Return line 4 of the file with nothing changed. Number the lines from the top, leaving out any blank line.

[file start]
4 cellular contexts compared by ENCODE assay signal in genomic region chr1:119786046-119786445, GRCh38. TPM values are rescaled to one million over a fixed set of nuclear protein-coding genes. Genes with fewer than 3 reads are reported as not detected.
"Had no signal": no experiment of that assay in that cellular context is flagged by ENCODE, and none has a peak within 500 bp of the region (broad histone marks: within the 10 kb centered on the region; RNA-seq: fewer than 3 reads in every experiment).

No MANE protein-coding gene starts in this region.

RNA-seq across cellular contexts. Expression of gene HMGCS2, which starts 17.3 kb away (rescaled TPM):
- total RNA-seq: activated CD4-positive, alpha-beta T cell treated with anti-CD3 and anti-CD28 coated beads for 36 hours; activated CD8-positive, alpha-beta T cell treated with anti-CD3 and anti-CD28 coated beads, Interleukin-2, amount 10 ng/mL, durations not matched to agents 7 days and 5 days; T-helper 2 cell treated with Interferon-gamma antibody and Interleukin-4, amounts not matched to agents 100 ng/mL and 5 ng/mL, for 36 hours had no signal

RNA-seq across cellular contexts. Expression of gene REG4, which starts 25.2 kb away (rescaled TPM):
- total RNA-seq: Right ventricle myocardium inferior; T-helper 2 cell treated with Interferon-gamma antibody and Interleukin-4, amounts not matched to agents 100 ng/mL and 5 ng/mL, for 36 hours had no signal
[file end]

RNA-seq across cellular contexts. Expression of gene HMGCS2, which starts 17.3 kb away (rescaled TPM):